The dear Sue Quigley who shared the bill with us at the awesome listening room that is SoulFood Coffeehouse in Redmond, Washington



My trusty Desio Guitar awaiting its orders for the day

Sunday, July 13, 2014

A Practice Trajectory: Ordinary, Extraordinary, Everyday... Pt. 11


Now if I’m good to my bodyMy body she’ll point the wayNow if I’m good to my bodyMy body she’ll point the wayAll these days they are numbered
I might not have too long to stay

"It's not so much about adjustments anymore," I told to a yogi friend about practicing Mysore-style Ashtanga with a group over practicing alone, "it's about community."
Regular yoga practice is kind of like flossing and brushing: you know it makes all the difference to your health, but it's easy for boredom to set in after you've been doing it for years. In the case of Ashtanga, the steep learning curve/quick succession of new asanas stage of practice eventually slows down or tapers off altogether. And like any activity (or job or relationship), it's easier to quit when things aren't seeming to progress in a discernible way, especially after that first burst of exciting discovery. It's easier still to get stuck if you don't have support.  When it comes down to it, accountability in the form of a community of practitioners and a teacher who breeds discipline is key to staying the course.
I lived a couple of blocks away from Yoga Studio Mill Valley (now Yoga Works) when I first got turned onto the wonders of Mysore practice. That and a dedicated room of other yogis sustained me through my first four years of practice and helped propel me to India. Practicing in Mysore itself, at the source, amplified the importance of a committed teacher and a dedicated community tenfold. Moving to San Francisco after that first trip, I had a lot of options to keep practice going. I could either walk or ride my bike to Yoga Tree (where Clayton Horton ran a program for a while), or Ashtanga Yoga SF when it opened (the beautiful studio is now-closed) or Mission Yoga or Yoga Garden. And when I first moved to the East Bay, I was within cycling distance of Berkeley Ashtanga.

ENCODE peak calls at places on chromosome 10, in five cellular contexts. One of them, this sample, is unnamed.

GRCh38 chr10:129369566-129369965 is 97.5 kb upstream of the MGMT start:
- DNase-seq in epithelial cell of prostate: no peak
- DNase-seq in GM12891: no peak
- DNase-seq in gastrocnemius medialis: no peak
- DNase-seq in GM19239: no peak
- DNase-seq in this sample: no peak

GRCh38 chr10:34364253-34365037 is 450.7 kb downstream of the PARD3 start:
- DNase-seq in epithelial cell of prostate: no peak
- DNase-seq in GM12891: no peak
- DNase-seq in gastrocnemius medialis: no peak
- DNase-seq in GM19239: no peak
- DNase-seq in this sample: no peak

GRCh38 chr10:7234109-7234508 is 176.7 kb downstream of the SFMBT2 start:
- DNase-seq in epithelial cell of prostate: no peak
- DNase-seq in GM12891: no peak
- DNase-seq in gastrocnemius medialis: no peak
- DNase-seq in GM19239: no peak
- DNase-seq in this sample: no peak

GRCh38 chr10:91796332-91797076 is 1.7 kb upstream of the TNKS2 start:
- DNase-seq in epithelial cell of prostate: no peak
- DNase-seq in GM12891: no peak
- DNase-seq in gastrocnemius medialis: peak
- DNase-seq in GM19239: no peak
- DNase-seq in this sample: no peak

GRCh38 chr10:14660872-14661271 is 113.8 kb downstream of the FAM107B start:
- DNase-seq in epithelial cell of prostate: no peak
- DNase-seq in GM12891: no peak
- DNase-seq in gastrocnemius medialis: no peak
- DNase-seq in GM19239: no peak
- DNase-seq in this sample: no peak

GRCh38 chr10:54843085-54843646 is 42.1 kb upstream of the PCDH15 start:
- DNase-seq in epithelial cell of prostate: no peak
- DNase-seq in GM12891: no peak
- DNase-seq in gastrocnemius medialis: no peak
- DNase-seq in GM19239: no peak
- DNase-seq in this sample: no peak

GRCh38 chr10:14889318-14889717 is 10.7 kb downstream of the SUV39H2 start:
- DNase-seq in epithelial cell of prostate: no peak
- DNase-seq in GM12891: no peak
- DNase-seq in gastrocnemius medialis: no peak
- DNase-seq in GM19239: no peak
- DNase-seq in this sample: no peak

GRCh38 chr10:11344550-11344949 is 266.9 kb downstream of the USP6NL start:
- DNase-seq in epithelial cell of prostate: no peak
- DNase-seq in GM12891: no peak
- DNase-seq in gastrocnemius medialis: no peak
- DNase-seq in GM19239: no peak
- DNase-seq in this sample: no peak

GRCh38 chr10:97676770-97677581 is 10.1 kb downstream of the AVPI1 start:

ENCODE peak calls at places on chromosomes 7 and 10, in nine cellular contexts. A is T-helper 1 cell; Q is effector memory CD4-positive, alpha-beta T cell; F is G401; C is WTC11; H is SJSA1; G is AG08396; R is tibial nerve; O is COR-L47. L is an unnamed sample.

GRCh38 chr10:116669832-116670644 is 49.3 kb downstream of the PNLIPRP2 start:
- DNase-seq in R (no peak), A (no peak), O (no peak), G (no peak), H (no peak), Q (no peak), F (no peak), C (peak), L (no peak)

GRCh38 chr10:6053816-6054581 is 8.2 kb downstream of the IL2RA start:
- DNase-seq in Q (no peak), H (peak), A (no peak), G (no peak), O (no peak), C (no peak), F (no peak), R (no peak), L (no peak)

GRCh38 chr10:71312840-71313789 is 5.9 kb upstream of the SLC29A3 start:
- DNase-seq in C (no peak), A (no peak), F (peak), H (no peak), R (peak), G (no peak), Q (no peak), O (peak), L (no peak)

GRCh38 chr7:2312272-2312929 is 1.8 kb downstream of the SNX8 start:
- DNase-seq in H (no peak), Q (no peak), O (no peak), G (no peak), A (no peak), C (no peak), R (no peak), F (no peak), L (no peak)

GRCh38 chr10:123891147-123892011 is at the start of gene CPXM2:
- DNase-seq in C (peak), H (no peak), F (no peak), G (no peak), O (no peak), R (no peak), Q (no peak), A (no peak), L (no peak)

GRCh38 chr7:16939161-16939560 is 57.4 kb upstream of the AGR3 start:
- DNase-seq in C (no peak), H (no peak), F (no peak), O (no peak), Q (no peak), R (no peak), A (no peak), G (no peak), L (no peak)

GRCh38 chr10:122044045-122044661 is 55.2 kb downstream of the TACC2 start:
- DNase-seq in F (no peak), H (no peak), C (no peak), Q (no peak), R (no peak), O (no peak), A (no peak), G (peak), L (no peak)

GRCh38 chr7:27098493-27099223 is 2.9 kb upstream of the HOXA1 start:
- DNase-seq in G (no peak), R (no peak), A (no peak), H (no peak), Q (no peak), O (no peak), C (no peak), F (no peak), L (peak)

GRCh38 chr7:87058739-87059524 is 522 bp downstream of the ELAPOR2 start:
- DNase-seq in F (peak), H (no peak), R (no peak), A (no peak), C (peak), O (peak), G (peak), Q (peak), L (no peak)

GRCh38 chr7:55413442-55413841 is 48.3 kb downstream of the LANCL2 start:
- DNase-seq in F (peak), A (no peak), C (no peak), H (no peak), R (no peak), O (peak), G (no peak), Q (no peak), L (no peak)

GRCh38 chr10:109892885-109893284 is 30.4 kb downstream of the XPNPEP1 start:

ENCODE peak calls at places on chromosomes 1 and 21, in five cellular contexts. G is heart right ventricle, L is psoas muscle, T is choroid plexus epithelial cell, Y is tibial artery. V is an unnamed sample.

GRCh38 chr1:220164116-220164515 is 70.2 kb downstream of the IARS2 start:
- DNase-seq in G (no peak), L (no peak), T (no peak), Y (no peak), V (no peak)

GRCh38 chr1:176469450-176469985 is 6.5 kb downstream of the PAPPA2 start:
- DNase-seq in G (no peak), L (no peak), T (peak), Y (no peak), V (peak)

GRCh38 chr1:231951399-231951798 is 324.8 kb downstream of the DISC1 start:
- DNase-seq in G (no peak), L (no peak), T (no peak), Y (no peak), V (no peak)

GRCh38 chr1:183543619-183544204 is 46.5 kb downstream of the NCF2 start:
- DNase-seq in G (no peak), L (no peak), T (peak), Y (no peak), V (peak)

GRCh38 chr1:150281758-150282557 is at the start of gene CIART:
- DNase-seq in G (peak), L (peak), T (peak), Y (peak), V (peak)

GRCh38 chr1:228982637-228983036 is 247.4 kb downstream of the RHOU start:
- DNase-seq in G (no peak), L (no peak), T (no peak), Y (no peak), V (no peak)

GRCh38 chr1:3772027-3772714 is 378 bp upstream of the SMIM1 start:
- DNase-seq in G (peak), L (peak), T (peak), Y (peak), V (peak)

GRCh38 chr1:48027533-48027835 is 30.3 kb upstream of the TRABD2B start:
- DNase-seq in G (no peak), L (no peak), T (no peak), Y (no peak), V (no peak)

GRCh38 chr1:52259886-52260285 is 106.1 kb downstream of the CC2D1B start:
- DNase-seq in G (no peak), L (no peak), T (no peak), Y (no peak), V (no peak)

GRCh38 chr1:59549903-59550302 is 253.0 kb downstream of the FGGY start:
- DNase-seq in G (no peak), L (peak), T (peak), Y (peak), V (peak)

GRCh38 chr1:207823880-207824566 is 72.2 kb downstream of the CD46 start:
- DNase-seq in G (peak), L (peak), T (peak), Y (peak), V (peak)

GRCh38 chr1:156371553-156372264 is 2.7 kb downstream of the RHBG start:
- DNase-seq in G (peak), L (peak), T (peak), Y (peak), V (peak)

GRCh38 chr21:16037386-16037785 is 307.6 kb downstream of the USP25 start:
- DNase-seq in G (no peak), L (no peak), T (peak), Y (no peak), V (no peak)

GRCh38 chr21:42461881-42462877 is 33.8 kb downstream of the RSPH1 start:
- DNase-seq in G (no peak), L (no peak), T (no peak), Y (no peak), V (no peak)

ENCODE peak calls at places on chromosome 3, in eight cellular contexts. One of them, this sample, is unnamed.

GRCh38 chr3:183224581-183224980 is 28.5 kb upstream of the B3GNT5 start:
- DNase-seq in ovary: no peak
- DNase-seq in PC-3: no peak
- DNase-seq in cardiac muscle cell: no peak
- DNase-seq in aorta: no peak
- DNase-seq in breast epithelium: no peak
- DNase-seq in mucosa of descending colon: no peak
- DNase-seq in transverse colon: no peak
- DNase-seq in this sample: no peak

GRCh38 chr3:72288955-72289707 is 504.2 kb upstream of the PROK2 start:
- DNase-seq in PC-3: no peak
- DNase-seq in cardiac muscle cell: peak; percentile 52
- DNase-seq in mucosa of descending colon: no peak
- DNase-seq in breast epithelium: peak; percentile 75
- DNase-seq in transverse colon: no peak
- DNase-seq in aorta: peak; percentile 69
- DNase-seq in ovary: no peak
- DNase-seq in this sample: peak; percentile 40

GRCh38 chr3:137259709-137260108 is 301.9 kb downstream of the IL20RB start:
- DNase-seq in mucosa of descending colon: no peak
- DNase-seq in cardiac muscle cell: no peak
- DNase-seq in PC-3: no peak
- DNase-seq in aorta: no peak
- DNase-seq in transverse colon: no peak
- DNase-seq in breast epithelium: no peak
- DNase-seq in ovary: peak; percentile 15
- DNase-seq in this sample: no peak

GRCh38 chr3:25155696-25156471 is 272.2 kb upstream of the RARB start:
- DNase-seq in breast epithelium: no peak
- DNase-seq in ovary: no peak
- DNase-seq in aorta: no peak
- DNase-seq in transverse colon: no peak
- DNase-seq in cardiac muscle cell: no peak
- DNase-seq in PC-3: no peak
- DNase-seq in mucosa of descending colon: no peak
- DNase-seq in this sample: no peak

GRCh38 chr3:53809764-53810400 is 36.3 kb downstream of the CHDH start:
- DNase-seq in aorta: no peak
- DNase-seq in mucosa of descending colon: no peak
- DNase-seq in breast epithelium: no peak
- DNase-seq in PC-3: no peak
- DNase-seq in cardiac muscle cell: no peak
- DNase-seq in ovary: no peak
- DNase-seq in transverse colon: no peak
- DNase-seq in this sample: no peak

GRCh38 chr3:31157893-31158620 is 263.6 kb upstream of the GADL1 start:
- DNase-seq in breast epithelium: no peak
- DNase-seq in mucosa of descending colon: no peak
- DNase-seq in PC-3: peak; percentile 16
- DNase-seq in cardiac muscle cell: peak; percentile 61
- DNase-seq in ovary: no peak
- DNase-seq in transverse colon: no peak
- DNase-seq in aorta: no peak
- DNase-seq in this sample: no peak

Having enjoyed such close proximity to yoga studios with Mysore programs for more than 10 years, it was a bit of a shock to move to Alameda three-plus years ago and have to get into a car to get near a studio. Sure, it's not that far to Berkely, but traffic can be one big buzz kill and time suck, and I found myself practicing at home more and more.  
My first tack to make sure the support was there when my discipline faltered at home was to start an open practice a couple of days a week at a studio close to home. While I didn't find many ashtangis here, I did attract a few folks with self-practices who greatly helped sustain my practice. The act of
facilitating an open practice two days a week also increased my appreciation for Mysore teachers who show up 5-6 days a week. It takes a huge amount of dedication to run a program full time! Thank your teachers if you haven't already!
While I found I was maintaining my practice OK on my own, I wasn't really growing. So a few months ago, I decided to pause the open practice at the local studio and put in more often at the nearest official Mysore room. Last month, a visiting senior teacher taught in the East Bay, helping me back on the horse that much more. (I almost laughed when she called me on being bored with my practice —yep, you really can't hide in Mysore —and prescribed a few simple fixes to fire me back up.) This July, I've ramped back up on making a drive to a studio a couple of times a week or finding one while traveling and signing up for several upcoming workshops with a few more visiting senior teachers (lucky us who live in the Bay Area and enjoy a lot of teacher tour stops). The change in my practice and attitude has been marked: my practice, after several years of feeling stalled, has yielded some new discoveries and I feel my enthusiasm returning.